Implications of a lease that violates state law
December 31, 2016 1:10 PM   Subscribe

YANML, but say I am under a lease that includes terms that violate state law. Specifically, my landlords state they will not deal with removal of ice or snow (they are required under Massachusetts law to do so). What are the implications here? Does this nullify my lease, or at least give me an enforceable case for wanting to break it?
posted by anonymous to Law & Government (8 answers total) 1 user marked this as a favorite
IANAL, but my understanding is that one illegal clause doesn't necessarily invalidate the lease automatically, but it DOES render that clause null and void, which gives you grounds to demand that they clear the snow and ice, and if they don't you then generally have legal grounds to hire someone to clear your snow and ice and deduct the price from your rent. Whether you can break the lease altogether over their failure to clear snow and ice will depend on the law in your jurisdiction; you should consult with a lawyer.
posted by Itaxpica at 1:16 PM on December 31, 2016 [3 favorites]

Make sure you're correct that it's illegal; if you have your own exit to the outside (as is often the case in a two- or three-family house) you can actually be responsible for snow removal if your lease says so (mine does).
posted by mskyle at 1:46 PM on December 31, 2016 [1 favorite]

Many leases contain clauses for things not allowed by law
posted by SemiSalt at 1:48 PM on December 31, 2016 [1 favorite]


The relevant state law seems to be CMR 410.452 which reads, in part:

The owner shall maintain all means of egress at all times in a safe, operable condition and shall keep all exterior stairways, fire escapes, egress balconies and bridges free of snow and ice, provided, however, in those instances where a dwelling has an independent means of egress, not shared with other occupants, and a written letting agreement so states, the occupant is responsible for maintaining free of snow and ice, the means of egress under his or her exclusive use and control.

It's worth noting that the exception mskyle mentions only applies to exits that serve your unit and only your unit. So for example, if you lived in a unit with its own door, the landlord could make you shovel the path to that door, but not a driveway that was shared between units.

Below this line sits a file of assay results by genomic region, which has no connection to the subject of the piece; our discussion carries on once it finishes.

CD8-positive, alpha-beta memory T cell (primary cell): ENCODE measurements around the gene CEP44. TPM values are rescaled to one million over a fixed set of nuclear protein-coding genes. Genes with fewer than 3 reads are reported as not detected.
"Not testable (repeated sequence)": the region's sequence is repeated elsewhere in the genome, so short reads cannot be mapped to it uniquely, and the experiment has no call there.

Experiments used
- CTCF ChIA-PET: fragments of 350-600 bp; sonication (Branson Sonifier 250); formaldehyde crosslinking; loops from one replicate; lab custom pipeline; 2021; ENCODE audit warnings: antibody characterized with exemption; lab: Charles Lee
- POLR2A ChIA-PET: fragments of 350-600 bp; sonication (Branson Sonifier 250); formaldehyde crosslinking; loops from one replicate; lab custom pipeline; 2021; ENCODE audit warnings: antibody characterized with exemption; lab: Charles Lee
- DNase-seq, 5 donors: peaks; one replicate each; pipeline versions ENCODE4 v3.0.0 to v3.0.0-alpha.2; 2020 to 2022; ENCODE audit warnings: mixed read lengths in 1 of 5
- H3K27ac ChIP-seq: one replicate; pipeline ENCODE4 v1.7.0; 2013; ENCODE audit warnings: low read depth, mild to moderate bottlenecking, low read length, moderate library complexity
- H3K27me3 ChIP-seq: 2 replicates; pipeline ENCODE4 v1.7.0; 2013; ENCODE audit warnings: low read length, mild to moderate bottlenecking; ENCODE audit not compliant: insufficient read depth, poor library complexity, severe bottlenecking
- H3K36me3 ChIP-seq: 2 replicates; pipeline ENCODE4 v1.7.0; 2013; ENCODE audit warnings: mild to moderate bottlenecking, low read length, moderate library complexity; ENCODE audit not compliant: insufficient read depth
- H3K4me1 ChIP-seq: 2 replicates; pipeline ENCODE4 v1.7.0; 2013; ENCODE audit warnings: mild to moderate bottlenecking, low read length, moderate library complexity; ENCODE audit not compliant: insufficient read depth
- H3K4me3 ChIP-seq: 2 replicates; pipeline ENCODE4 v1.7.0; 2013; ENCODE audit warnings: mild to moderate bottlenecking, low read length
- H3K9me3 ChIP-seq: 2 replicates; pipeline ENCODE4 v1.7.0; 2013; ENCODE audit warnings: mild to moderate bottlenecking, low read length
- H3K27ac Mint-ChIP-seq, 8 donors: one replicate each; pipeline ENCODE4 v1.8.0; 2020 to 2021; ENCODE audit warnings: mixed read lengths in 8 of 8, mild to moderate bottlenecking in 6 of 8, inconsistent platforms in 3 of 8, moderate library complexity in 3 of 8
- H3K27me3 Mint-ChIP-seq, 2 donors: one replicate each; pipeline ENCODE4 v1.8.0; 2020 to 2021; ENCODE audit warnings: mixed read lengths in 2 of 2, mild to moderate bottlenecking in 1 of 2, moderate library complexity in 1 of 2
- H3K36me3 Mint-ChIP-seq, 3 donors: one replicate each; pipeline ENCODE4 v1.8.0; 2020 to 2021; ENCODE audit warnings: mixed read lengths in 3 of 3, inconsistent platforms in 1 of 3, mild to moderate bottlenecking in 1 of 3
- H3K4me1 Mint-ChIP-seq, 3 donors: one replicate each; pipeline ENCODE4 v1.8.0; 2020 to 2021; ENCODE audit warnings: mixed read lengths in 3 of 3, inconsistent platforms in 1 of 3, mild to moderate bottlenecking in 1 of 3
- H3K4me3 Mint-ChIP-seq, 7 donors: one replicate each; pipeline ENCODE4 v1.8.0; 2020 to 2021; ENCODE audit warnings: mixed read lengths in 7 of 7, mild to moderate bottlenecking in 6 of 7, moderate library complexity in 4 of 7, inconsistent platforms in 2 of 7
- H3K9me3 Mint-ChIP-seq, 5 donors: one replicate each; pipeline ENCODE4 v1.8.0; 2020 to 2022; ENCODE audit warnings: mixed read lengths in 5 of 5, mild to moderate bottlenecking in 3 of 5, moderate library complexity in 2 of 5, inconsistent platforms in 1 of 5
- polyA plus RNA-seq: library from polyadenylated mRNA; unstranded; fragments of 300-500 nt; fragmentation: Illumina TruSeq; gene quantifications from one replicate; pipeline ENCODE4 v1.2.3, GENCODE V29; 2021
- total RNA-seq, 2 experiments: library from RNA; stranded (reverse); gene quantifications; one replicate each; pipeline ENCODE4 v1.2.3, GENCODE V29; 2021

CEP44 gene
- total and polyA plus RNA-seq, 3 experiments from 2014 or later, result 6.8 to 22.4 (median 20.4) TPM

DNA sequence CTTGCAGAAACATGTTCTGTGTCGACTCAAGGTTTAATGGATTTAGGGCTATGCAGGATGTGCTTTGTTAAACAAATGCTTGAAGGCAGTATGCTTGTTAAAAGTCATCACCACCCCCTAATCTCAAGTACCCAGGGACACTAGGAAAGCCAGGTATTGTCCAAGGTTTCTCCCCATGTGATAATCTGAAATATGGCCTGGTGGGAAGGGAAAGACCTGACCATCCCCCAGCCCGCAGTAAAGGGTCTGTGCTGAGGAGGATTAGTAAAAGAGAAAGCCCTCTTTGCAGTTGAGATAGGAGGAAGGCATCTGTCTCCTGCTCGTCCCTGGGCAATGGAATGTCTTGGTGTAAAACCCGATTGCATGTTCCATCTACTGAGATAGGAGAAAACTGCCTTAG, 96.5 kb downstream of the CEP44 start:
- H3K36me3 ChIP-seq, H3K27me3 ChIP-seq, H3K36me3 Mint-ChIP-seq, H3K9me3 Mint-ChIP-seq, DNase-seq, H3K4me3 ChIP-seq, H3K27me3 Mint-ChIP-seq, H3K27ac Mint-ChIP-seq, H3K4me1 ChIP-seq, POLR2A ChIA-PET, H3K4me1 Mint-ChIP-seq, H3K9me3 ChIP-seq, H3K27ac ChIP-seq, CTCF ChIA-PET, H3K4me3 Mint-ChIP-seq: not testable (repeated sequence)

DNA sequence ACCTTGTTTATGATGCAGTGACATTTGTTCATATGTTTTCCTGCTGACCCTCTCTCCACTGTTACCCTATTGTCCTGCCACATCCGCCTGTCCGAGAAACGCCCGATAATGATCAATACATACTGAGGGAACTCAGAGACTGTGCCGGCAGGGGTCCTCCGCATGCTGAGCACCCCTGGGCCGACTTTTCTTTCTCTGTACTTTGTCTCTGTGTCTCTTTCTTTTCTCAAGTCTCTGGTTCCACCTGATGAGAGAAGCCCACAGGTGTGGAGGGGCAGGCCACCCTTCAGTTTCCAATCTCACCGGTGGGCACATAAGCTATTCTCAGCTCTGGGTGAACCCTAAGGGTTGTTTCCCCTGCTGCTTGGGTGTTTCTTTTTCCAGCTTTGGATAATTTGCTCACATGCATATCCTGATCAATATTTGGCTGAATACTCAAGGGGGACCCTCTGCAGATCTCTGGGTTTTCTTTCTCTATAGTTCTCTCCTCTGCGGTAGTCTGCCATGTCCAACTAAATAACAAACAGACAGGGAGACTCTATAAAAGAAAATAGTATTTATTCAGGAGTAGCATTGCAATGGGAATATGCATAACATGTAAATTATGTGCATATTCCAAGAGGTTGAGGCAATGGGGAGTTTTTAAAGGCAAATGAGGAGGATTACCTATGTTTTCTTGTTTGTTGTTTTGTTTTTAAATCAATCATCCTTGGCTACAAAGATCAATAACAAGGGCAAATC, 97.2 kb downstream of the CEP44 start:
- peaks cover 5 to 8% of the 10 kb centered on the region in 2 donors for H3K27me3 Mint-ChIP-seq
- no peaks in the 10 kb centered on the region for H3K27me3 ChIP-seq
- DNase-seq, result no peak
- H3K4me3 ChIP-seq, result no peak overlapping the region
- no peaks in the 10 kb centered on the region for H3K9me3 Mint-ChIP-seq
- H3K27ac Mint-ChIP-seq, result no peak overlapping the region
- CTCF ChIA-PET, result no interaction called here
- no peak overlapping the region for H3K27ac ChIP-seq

Generally speaking, though, courts tend not to strike down contracts just because one clause is illegal, as long as the contract as a whole still makes sense without that clause. So no, this is not a "get out of lease free" card.
posted by firechicago at 2:09 PM on December 31, 2016 [1 favorite]

IANAL, but I came here to say what mskyle said, that this may or may not be illegal, depending on the specifics of your living situation. This link does a good job of explaining some of the details, and the info is fairly recent (2015). This also can vary depending on what town/city in Massachusetts you live in.

If this is in fact an illegal clause, it appears that the illegal clause is invalidated, but the lease is not, according to this source.

Again, IANALawyer, IANALandlord, although I am a tenant in Massachusetts.
posted by litera scripta manet at 2:23 PM on December 31, 2016

Typically a lease (and every other contract I've ever signed) has a severability clause that says if one section is invalidated the rest remains in force. What is your goal here? To break your lease? Or to not have to shovel snow? Advice on how to proceed will be different for each case.
posted by jeffamaphone at 3:16 PM on December 31, 2016 [2 favorites]

I am not a lawyer, but it wouldn't surprise me if Itaxpica was correct, and many leases I've had specifically state that this is the case. That said, it also wouldn't surprise me if not removing snow creates some sort of unlivable / unsafe situation entitling you to break your lease, keeping in mind I know nothing about MA law.

To break the contract, you may have to give your landlord notice and opportunity to cure. Eg "you can't do that, you are legally obligated to remove snow, and if you don't, I will consider the apartment unlivable, the lease void, and will move out, expecting my security deposit back within 30 days. My move out day will be X".

Make sure that you give them notice in writing, even if you first talk to them on the phone first. Try to find a tenant's rights advocate in your area before you do this (or consult a lawyer), especially if you want to pull off breaking your lease.
posted by Phredward at 3:20 PM on December 31, 2016

Never withhold rent money without consulting a local tenants rights or lawyer.
posted by AlexiaSky at 4:56 PM on December 31, 2016 [3 favorites]

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